To finish off this guide, let's take a look at a few modifiers which will allow us to make this page even better.

The first and biggest problem is making the language show up. If you take a look at the Statamic Cheat Sheet, all the way at the bottom left, you will see a section named List Shortcuts. While not technically being modifiers, Statamic allows you to append these words to the end of a list variable, and it will instead return a string representation. The one I want to use in this situation is the standard _list helper. What this will do is separate multiple values in the array with a comma and space, and is what we would want in our situation.

To try it out, replace the {{ language }} tag with {{ language_list }}. Refresh your browser and it should now be displaying the languages correctly.

Next let's add a modifier to the title to make it all uppercase. If you have ever used something like the Smarty templating engine, this works the same way. You add a pipe to the end of the variable name and then add a modifier. In our example you just need to replace the call to {{ title }} with {{ title|upper }} and these are chainable so you can keep adding pipes indefinitely.

Now let's just add some CSS to style everything up. Remember, this goes in the css/portfolio.css file:

And these two fonts are from Google Fonts, so you will need to add the following link at the top of your default layout file:

If everything worked out you should see the following page (except with the works you added):

The DemoThe DemoThe Demo


In this tutorial I've taken you through the entire process from installing the framework, to setting everything up, creating a new entry type, and building a custom theme. It's a lot to do, and it's only possible because of how easy Statamic makes things.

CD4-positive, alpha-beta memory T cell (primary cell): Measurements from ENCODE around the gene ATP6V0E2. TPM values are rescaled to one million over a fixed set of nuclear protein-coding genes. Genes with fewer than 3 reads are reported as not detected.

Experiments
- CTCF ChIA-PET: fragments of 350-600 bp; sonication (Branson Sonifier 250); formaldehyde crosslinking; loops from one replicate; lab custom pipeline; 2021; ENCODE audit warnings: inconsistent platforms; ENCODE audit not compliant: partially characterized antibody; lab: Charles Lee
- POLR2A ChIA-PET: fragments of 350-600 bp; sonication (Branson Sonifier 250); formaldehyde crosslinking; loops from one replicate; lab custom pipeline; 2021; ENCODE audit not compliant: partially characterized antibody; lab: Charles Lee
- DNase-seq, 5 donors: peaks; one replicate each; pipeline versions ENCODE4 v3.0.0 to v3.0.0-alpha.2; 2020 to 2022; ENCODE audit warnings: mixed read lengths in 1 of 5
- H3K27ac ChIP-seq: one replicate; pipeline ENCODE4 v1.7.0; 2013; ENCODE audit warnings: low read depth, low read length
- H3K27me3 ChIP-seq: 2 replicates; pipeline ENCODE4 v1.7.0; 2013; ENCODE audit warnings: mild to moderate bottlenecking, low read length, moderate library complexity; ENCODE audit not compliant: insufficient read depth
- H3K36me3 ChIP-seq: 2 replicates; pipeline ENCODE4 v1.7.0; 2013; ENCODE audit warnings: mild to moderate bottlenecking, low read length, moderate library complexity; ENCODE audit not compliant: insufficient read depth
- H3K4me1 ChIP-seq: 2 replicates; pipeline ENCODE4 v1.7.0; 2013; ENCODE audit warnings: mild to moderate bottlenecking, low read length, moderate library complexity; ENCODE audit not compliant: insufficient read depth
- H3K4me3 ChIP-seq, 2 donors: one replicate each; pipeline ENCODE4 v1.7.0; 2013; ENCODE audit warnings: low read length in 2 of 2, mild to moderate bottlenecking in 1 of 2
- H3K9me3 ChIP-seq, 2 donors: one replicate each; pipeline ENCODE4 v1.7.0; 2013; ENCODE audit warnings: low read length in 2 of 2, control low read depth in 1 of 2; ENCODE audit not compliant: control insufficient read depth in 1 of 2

We have seen a lot of functionality already and we haven't even touched on creating your own modules and extending Statamic with PHP, but I think the most amazing thing so far is that we haven't had to write a single line of PHP in this entire tutorial! That's something to brag about.

So I think the main question people might have is, "Should I use it?", or, "What should this replace in my current repertoire?" It's important to gauge what Statamic is for. If you are building a new startup and need the flexibility of a fully fledged framework, I am sure you would be able to get it running in Statamic, but it would be a lot of custom code, which might defeat the purpose. Where I think this will thrive is as a blogging platform or CMS.

Coming from a background in WordPress, this feels like a direct successor. It follows a lot of the same conventions in theory, but they are all implemented in a much smarter way. Comparing the amount of code required in each becomes a joke. Moving forward, Statamic has an incredible API for building custom tags, hooks, new fieldtypes and more, and you can imagine Statamic makes it as lean and simple to do as you might have come to expect.

I hope you enjoyed this article, if you have any questions feel free to ask me below, on twitter @gabrielmanricks, or on the Tuts+ web dev IRC channel on freenode (#nettuts).